DEVELOPER: Irem (port by Sega)
RELEASE DATE: 06/31/1989 – (US), 1989 – (EU)
Once 1990 hit, the beat-em-up genre expanded its horizons. Double Dragon II, River City Ransom, and Teenage Mutant Ninja Turtles II: The Arcade Game provided cooperative battling with a friend, move lists as opposed to a simple kick and punch, and in River City Ransom‘s case, light RPG elements like leveling up your abilities via reading books. Vigilante – originally released in 1988 for arcade – is part of the old guard, a straightforward hit-the-dudes-that-run-at-you excursion. And while this beat-em-up style isn’t necessarily bad (see: Kung Fu, Vigilante‘s spiritual predecessor), Vigilante‘s clumsy controls, overly aggressive enemies, and monotonous gameplay highlights the genre’s weaknesses.
The story is typical beat-em-up fare. Vigilante’s main squeeze, Maria (Madonna in the arcade version because 1988) has been kidnapped by the inner-city gang, the Rogues. Since your name is, in fact, Vigilante, you know your role: beat the crap out of anyone that runs at you in five seedy inner-city environments. You have a kick, a punch, a jump kick/punch, and nunchucks available on the ground in select areas for your beating pleasure. Get the nunchuks when you find them. Their attack range and overall power is far greater than your pitiful limbs.
The Rogues have a limitless supply of thugs and are not put off by the failures of their fellow gang members. Regardless of if you walk forward, backwards, or stand perfectly still, you will be forced to fight two members of the gang at all times, and often from both directions. Each type of enemy has a different attack. Club Thug walks up to you, pauses, then clubs you. Rogue Rider rides his motorcycle into you. And Choke Hold runs towards you and chokes you. The bosses – Harly Hog, Macehead the Horrible, and Giant Defiant – all have unique attacks, “fancy footwork,” if you will. But get the nunchucks on them, attack their legs, and they’ll go down without much of a fight.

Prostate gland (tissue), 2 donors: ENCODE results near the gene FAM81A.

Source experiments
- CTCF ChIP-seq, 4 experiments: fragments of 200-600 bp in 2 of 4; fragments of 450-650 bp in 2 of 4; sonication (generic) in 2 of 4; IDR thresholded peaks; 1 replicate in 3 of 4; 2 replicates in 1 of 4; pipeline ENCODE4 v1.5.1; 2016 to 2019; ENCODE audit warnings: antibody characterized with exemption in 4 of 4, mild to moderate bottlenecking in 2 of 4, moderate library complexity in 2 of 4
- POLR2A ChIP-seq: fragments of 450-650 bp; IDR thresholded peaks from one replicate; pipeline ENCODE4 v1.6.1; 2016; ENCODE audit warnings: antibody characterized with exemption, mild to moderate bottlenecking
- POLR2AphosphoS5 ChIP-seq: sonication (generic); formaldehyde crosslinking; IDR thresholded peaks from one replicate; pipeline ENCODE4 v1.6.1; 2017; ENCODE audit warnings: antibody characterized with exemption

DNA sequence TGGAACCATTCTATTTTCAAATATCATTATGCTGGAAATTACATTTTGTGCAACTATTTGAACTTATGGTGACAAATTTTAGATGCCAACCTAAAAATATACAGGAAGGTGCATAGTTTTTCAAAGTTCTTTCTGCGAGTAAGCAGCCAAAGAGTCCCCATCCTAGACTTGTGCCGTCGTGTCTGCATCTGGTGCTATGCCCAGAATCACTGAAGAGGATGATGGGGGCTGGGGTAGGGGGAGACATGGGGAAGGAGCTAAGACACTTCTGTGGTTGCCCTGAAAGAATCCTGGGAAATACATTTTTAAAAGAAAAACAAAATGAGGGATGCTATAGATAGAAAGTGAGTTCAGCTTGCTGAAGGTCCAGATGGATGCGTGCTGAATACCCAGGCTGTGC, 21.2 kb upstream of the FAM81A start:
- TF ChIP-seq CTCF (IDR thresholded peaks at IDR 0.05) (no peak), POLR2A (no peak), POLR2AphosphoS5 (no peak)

Choke Hold is the worst enemy in the game, and that includes the bosses. He might be the quickest type to take down – one hit will knock him off the screen every time – but he’s also the most abundant enemy and his choke will rapidly drain your life. The only way to shake him off once he’s on you is by pressing the D-pad left and right repeatedly. Keeping him away from you is not as easy as it sounds, either. Your punches don’t reach far beyond your body and, unless you’ve figured out the proper timing for your kicks, they can take too long to execute (more on this below). This means that you have to attack Choke Hold at just the right time/distance for him to go down. Otherwise, he’ll grab on to you and you won’t be able to attack. If you see a Choke Hold coming for you along with another enemy, always attack them first. If you don’t, Choke Hold will slow you down, drain your life, and allow stronger enemies to beat up on you.
As you progress further into Vigilante, your annoyance will turn from the numerous Choke Holds towards the controls. The game seems to read your command inputs about a millisecond late. Kicks, jumps, and jump attacks are the worst offenders. All three of these moves are slow to respond, while the latter two are compounded by awkward inputs (jump is button 1 and 2 together, while jump attacks are Button 1+2+Up/Down). Bottom line: use the nunchucks or punch whenever possible. Jump only if you have to.
While Vigilante only has five short stages and the bosses are cake compared to the waves of thug templates, the game isn’t a rewarding one to suffer through. When your one and only task – beating ’em up – is made more difficult than necessary by obnoxious enemy types and laggy controls, you have to wonder why you went into the vigilante business at all. And if Madonna -er, Maria is worth the trouble.